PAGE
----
“Major loopholes in federal law allow the $20 billion dollar-a-year cosmetics industry to put unlimited amounts of phthalates into many of personal care products with no required testing, no required monitoring of health effects, and no required labeling.”

“According to Skin Deep, (cosmeticsdatabase.com) up to 80% of products may contain one or more hidden hazards that are not even listed on the product labels.”

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DANGERS OF SODIUM LAUREL SULFATE AND DIOXANE 1,4

“David Steinman, explained in his book, Safe Trip to Eden,… this process– called ethoxylation — creates 1,4 dioxane, a known animal and probable human carcinogen according to the EPA… READ MORE

“David Steinman, explained in his book, Safe Trip to Eden, that companies replaced the harsh cleanser, sodium lauryl sufate with the much gentler sodium laureth sulfate. Laurel is converted to laureth by adding the petrochemical ethylene oxide. But this process– called ethoxylation — creates the petroleum-derived contaminant 1,4 dioxane, a known animal and probable human carcinogen according to the EPA.

In 2002 David started buying personal care products that contain ethoxylated ingredients and sending them to a lab to test for 1,4 dioxane. The lab found the cancer-causing chemical in 18 of two dozen products tested, including 15 popular brand baby shampoos and bath products. The contaminant was not listed on any of the labels.

The manufacturers claim the levels are too low to cause harm. However, low levels of exposure can add up. The same infant exposed to 1,4-dioxane from a baby shampoo could also be exposed to the carcinogen from the bubble bath and the body wash in a single bath — as well as from food, water and other household products in the same day. “It’s these multiple exposure to carcinogens that are cause for concern, especially for developing children,” said Janet Nudelman from the Breast Cancer Fund. We have to ask, is it necessary for baby shampoos to contain cancer-causing chemicals at all? The answer is no.”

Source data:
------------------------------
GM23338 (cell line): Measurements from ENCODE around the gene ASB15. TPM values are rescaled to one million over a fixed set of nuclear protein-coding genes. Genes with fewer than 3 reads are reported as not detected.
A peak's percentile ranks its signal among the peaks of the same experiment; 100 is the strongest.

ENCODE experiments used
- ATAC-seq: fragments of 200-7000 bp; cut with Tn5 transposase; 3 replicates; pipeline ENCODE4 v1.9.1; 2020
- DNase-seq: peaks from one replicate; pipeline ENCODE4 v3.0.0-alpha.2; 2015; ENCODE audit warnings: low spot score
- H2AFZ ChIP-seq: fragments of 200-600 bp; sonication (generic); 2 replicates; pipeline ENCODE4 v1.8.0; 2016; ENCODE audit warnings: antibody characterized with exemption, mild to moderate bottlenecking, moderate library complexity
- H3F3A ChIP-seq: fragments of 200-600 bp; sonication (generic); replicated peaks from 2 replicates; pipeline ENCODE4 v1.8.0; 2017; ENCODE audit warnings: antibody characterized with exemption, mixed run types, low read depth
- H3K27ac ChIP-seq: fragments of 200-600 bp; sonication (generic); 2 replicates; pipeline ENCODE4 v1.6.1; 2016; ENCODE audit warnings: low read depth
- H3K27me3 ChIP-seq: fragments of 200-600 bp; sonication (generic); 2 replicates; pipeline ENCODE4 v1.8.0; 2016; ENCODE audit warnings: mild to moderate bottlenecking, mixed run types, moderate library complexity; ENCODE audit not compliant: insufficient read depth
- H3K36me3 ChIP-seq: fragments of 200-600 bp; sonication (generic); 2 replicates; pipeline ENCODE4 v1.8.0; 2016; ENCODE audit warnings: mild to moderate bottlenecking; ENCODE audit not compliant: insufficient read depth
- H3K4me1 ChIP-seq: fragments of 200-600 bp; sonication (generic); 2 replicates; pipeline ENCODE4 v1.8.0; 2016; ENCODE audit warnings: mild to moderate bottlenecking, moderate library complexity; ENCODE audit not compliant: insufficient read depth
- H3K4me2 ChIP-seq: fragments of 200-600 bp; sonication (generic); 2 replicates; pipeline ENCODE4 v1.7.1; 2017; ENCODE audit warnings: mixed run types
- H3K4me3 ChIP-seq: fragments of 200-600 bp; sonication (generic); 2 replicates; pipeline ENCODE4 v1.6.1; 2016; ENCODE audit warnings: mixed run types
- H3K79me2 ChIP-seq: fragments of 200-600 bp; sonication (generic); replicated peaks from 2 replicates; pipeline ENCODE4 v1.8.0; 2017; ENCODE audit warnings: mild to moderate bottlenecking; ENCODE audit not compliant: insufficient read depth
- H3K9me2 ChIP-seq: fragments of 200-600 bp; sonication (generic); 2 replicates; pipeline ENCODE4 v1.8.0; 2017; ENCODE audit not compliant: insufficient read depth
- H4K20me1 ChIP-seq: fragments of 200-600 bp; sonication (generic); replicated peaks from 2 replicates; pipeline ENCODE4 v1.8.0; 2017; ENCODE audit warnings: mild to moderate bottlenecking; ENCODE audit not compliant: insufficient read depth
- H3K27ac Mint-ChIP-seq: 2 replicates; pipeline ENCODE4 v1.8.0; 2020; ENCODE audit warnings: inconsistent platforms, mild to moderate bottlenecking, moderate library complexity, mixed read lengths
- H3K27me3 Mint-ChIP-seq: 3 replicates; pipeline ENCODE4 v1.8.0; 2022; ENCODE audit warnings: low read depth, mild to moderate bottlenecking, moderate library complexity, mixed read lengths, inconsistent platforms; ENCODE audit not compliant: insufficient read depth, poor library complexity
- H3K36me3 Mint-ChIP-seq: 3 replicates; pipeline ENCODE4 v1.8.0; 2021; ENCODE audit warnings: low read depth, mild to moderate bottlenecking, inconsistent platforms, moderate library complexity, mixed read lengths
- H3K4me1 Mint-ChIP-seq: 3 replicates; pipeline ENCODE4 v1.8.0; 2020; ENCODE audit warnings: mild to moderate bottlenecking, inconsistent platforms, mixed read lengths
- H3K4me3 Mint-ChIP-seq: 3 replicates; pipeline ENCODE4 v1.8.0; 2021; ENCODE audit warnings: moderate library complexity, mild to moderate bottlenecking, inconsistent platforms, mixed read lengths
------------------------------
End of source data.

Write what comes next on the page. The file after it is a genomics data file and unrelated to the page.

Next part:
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BREAST CANCER

“The increase in breast cancer also parallels the proliferation of man-made chemicals since World War II.… READ MORE

… Many of these chemicals persist in the environment, accumulate in body fat and can remain in breast tissue for decades. Some have been shown to induce mammary tumors in animals, while others disrupt the delicate hormonal balance in the body. Compelling scientific evidence points to some of the 100,000 synthetic chemicals in use today as contributing to the development of breast cancer, either by altering hormone function or gene expression,” according to the Sate of Evidence 2006: What is the Connection between the environment and Breast Cancer? a report that summarizes more than 350 studies on the environmental links to breast cancer.

Among chemicals of concern, suspicion focuses on substances that act like estrogen in the body. There is broad agreement in the scientific community that higher exposure to estrogens over a woman’s lifetime leads to a higher risk of developing breast cancer. For example, girls who menstruate before age 12, are 50% more likely to develop breast cancer that girls who menstruate after age 16, in part because of the increased lifetime exposure to estrogen. Early breast development is also clearly associated with an increase in breast cancer risk. Both these phenomena — earlier onset monarchy and earlier breast development — are occurring with disturbing regularity in US girls, and even more dramatically in African-American girls, according to a 2007 report by biologist Sandra Steinbgraber, PhD, distinguished visiting scholar at Ithaca College, in New York. Several factors may hasten the onset of puberty in girls, including low birth weight and premature birth, obesity and environmental exposure to endrocine disrupting chemicals, Dr. Steingraber reported.”

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DANGER - NANOPARTICLES, DRIVING TOXINS DEEPER, FASTER